• 39. 1) Consommé without garnish 2) Consommé with garnishConsommé with garnish are served in deep plate or a soup plate with a soupspoonplaced on the right hand side of the cover. Example consommé julienne, consomméroyal, consommé celestine etc.Consommé without garnish are served in a double handled soup cup with adessertspoon placed at the right hand side of the cover. Example consommé Claireand Consommé en tasse.Note: - now days many catering establishment serve all different types of consomméor clear soup, in consommé cup or soup cup with a dessert spoon. 3. FISH OR POISSONFish being a lighter dish prepares the palate for the heavier dishes to follow. Silversused are fish knife and fish fork and the food is served on a half plate. 4. ENTRÉEDishes following fish are served before the main course is known as entrée, whichliterally means entrance. This dish is complete in itself with its appropriateaccompanying sauces and vegetables. Example meat chop, breast cutlets, chickencutlets, etc. and various other dishes made of egg, example scotch egg, peas omeletsetc.Silvers used are small knife, small fork and the food is served in half plate. 5. REMOVE OR RELEVEIt is better known as joints such as legs of mutton, ribs of beef, shoulder of lamb,saddle of mutton etc. braised or roasted or grilled or boiled and served along withpotatoes and at least two vegetables with their appropriate sauce. This actually themain course of the menu. In Indian style of cooking, curries may be made out ofsuch joints and are served with accompaniments like pulao, rice, chapattis, naan,pickles, chutney, papad, Bombay duck etc.Silvers used are large knife and large fork and the food is served on a full plate. InIndian type of main dish a dessertspoon may also be provided in addition to its usualsilver. A finger bowl with lukewarm water should also be placed on the table. 6. SORBET This is actually a rest course and it counter acts the effects of dishes alreadyconsumed. A sorbet is a water ice flavoured with a few drops of champagne orbrandy. Served in a tumbler with a teaspoon placed on an under plate, Cigarettepreferably strong variety are served in the course. 7. ROAST OR ROTIThis course signifies the poultries and game, for example chicken, duck, turkey,partridge, pheasants etc. accompanied by suitable sauces and gravy. Nicely dressedsalad is also served with it, along with some potato preparation.Silver used is large knife large fork and the food is served in a full plate. In Indiantype of preparation, a finger bowl and an additional dessertspoon should be given. 8. VEGETABLES OR LEGUMEIn this course dressed vegetables are served as a separate dish itself and thevegetables mostly chosen are asparagus, artichoke, cauliflower, cabbage, tomato,French beans, green peas etc.
  • 40. These items are served on a half plate with a small knife and a small fork lay on thetable. For serving asparagus no cutlery is required as it is eaten with hand. A fingerbowl should be provided with each. 9. SWEET OR ENTREMETS DE SUCREThis course may consist of either hot or cold sweets. Example: caramel custard,honeycomb mould, coffee mouse, opera cream etc.Silvers provided for general sweets are dessertspoon or dessert fork or small fork.Crockery is half plate.Plain ice cream, vanilla ice cream, strawberry ice cream, pistachio ice cream etc. Areserved in an ice cream cup with an ice cream spoon on an under plate.Parfait ice cream like tutti fruity is served in a tall parfait glass with a parfait spoonplaced on under plate. 10. SAVOURY There are mainly three types of savouries. Savouries are small tit-bits, which aresalty and tangy in taste, served to cut down the sweetness of tongue.FISH SAVOURY- Sardine, Tuna, is generally served on toast as fish savoury. Generallysilver are fish knife and fish fork. And the dish is served on a half plate.MEAT SAVOURY – Liver on toast, kidney on toast, angel on horseback, are served asmeat savoury on half plate with a small knife and a small fork.CHEESE SAVOURY- Assorted cheese is offered to the guests on a cheese boat placedon the cheese tray with a cheese knife. For the guest a cheese plate or a quarterplates should be placed on the cover along with a small knife. Cheese should alwaysbe served with some accompaniment like cream cracker biscuits, butter, celery stick,watercress. A finger bowl should also be provided on the table. 11. DESSERTSIt means the service of fruits may be fresh or dry. Assorted fruits are served on fruitbaskets.Silver used on the cover is fruit knife and fruit fork. Finger bowl should also bepassed on the table. If grapes are served, a grape scissor and an additional finger bowlwith cold water should also be laid on the table. In case of nuts provide a nutcracker.Fruits should always be served in a fruit plate. 12. CAFÉ OR COFFEEIt is served at the end of a meal in a coffee cup or demi tasse. Liquors or brandy mayalso be served along with coffee. Cigarettes or cigars are also offered to the guest atthis stage.Note: - While planning a menu coffee should not be considered to be one of thecourses. It is just the concluding part of a meal.When a meal completes with tea, it’s known as “COMPLETE”. And when a mealcompletes with coffee, it’s known as “CAFÉ COMPLETE”. MODIFIED FRENCH CLASSICAL MENU (17 COURSES)1. HORS’D OEUVRES (APPETIZERS): Traditionally this course consisted of a varietyof compound salads but now includes items such as pates, mousses, fruits,Charcuterie and smoked fish.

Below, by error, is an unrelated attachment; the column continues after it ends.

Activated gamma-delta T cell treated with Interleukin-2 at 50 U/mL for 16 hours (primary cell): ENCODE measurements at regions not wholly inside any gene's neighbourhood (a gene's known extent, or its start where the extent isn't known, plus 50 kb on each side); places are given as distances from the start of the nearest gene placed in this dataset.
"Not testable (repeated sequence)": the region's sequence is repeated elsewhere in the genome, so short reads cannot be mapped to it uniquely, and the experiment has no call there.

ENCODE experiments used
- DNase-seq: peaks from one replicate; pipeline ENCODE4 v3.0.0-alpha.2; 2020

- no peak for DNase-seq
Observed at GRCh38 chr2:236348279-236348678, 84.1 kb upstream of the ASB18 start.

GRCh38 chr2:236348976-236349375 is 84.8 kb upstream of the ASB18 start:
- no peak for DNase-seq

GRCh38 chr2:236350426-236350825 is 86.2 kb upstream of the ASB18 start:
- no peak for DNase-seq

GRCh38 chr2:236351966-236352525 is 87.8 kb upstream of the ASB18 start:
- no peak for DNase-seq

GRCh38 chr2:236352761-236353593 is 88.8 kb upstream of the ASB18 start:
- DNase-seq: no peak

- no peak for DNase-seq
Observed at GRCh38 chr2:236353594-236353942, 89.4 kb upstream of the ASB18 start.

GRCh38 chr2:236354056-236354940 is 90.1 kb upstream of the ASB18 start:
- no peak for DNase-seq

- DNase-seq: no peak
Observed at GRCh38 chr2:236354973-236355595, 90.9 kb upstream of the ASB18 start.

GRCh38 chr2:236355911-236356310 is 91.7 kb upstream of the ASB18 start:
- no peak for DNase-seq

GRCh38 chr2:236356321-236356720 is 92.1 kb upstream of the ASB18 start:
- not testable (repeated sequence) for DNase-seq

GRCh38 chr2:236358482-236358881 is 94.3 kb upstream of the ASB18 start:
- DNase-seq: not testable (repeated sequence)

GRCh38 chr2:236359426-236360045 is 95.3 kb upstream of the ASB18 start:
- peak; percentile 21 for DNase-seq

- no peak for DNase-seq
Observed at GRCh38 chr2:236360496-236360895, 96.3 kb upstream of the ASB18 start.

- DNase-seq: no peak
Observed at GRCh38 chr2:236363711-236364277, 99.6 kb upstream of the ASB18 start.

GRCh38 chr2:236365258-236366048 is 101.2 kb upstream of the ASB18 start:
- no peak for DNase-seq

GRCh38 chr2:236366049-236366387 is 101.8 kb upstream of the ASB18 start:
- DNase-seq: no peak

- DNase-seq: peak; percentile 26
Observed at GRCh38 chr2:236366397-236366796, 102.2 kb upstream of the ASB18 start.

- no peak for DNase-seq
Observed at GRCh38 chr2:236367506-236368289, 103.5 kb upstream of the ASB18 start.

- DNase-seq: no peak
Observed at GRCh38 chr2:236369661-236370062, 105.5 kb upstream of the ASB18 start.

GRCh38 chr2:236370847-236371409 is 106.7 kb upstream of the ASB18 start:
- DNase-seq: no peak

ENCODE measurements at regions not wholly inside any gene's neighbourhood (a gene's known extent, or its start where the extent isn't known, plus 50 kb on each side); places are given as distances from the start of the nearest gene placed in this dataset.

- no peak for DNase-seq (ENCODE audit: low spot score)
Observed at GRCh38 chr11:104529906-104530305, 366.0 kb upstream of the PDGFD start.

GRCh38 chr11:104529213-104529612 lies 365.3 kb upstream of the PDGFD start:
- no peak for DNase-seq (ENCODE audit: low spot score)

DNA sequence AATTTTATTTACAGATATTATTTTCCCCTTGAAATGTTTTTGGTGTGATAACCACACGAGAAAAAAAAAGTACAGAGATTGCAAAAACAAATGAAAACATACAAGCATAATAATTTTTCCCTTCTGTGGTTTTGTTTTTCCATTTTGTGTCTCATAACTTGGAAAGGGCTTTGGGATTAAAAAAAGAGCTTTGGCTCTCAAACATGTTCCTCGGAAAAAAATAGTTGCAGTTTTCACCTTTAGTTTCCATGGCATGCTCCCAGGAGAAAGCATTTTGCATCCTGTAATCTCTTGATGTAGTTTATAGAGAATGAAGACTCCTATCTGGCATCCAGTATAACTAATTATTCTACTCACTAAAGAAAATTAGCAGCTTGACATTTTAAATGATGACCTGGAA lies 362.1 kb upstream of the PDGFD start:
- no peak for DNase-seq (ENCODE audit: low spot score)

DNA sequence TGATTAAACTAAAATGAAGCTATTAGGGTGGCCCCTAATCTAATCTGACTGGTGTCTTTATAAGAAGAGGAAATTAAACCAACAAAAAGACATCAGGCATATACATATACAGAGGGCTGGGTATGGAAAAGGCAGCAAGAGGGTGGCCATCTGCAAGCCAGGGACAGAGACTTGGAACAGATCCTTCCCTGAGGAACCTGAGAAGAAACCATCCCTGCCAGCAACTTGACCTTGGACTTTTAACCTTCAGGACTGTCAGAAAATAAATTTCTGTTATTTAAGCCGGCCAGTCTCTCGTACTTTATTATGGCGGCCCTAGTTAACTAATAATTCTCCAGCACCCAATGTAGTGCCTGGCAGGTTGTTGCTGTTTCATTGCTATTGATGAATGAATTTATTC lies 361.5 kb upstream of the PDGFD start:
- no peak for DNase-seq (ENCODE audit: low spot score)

• 41. 2. POTAGES (SOUP): include all soups both hot and cold3. OEUFS (EGG DISHES): There is great number of egg dishes beyond the usual omelettes but these have not retained its popularity in modern menus.4. FARINEUX (PASTA AND RICE): Include all pasta and rice dishes. Can be referred toas farinaceous dishes.4. POISSON (FISH): This course consists of fish dishes both hot and cold. E.g. smoked salmon, smoked trout.6. ENTRÉE: Entrée are generally small and well-garnished dishes generally come fromthe kitchen ready for serve. They are usually accompanied by a rich sauce or gravy.7. SORBET: Traditionally sorbets (now called granites) were served to give a pausewithin a meal, allowing the palate to be refreshed. They are lightly frozen water icesoften based on unsweetened fruit juice and may be served with a spirit, liqueur oreven champagne poured over. Cigars and cigarettes are offered.8. RELEVE: This refers to main roasts or other larger joints of meat, which could beserved with potatoes and vegetable.9. ROTI: This term traditionally refers to roasted game or poultry dishes.10. VEGETABLE: Apart from vegetables served in releve certain vegetables can beserved separately in this course such as asparagus and artichokes.11. SALAD: Often refers to a small plate of salad, which is taken after a main course.E.g. Green salad with dressing.12. BUFFET FROID (COLD BUFFET): this course includes a variety of cold meats, fishand egg items together with a range of salads and dressings.13. FROMAGE (CHEESE):Includes various cheese varieties and biscuits, breads,celery, grapes and apples. This course refers to dishes like soufflés.14. ENTREMETS (SWEETS): Refers to both hot and cold puddings.15. SAVOUREUX (SAVOURY): Sometimes simple savouries such as welsh rarebit orother items on toast, or in pastries or in savoury soufflés may be served at this stage.16. DESSERT (FRUIT): Fresh fruits and nuts and sometimes-candid fruits are served.17. CAFÉ (BEVERAGES): Traditionally it refers to coffee but now tea, tisanes,chocolates, and proprietary beverages are also served.